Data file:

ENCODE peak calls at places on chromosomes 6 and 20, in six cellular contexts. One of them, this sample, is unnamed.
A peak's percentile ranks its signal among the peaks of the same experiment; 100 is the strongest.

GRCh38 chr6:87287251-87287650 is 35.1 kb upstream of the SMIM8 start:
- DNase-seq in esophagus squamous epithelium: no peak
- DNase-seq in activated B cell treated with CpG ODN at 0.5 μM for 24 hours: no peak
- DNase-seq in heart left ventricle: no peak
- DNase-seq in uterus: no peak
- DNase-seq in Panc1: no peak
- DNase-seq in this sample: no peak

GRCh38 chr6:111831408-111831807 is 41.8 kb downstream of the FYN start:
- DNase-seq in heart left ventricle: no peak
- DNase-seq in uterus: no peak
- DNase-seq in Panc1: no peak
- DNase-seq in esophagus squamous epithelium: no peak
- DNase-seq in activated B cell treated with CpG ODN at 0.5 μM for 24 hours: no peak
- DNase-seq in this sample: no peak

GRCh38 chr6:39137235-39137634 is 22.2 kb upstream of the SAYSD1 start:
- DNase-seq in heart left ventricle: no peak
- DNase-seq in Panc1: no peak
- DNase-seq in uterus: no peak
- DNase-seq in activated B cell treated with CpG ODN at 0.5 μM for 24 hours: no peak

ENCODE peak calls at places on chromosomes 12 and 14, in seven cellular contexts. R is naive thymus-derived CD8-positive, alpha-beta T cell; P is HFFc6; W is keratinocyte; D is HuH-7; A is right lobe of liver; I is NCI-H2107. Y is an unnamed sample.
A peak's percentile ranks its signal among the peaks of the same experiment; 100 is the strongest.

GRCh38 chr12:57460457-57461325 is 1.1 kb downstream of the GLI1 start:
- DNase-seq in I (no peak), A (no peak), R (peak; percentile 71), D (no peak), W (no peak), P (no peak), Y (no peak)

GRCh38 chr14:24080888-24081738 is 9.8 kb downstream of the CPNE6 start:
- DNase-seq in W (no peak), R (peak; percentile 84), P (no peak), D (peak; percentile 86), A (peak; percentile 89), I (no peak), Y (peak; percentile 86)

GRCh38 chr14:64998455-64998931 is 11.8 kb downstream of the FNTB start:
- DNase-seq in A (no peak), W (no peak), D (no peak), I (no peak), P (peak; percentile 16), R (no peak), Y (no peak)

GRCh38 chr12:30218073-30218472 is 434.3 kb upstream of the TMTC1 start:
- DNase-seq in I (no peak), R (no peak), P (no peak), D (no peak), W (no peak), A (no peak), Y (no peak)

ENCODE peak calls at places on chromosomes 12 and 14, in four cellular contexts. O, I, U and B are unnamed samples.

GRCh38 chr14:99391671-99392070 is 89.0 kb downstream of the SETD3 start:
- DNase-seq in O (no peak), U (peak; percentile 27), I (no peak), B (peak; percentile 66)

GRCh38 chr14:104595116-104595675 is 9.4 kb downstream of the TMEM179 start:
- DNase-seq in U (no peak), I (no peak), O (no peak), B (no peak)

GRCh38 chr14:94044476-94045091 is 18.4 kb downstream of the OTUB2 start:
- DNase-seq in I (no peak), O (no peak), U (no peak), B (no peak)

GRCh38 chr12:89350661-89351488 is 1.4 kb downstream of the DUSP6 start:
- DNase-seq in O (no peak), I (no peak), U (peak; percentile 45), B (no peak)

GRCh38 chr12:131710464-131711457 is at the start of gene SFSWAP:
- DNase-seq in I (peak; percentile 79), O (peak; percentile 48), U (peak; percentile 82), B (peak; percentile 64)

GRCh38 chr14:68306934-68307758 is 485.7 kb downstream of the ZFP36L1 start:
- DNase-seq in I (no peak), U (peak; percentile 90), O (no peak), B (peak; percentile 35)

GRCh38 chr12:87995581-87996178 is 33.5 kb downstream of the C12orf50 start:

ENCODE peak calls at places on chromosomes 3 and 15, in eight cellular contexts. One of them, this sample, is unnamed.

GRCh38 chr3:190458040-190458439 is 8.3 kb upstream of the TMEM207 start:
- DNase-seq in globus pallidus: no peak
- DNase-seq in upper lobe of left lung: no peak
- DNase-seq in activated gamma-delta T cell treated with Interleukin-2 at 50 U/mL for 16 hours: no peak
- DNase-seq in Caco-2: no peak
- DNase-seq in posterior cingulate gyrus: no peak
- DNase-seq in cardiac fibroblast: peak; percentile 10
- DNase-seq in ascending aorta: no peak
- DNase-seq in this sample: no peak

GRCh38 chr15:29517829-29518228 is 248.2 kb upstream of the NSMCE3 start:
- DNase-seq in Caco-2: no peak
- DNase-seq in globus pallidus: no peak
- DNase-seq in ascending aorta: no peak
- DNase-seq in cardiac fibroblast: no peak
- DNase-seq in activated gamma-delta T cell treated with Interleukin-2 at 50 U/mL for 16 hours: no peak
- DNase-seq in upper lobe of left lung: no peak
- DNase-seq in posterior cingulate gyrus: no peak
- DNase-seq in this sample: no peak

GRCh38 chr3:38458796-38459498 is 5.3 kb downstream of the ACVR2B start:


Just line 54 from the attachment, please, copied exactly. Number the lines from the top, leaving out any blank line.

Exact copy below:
- DNase-seq in ascending aorta: no peak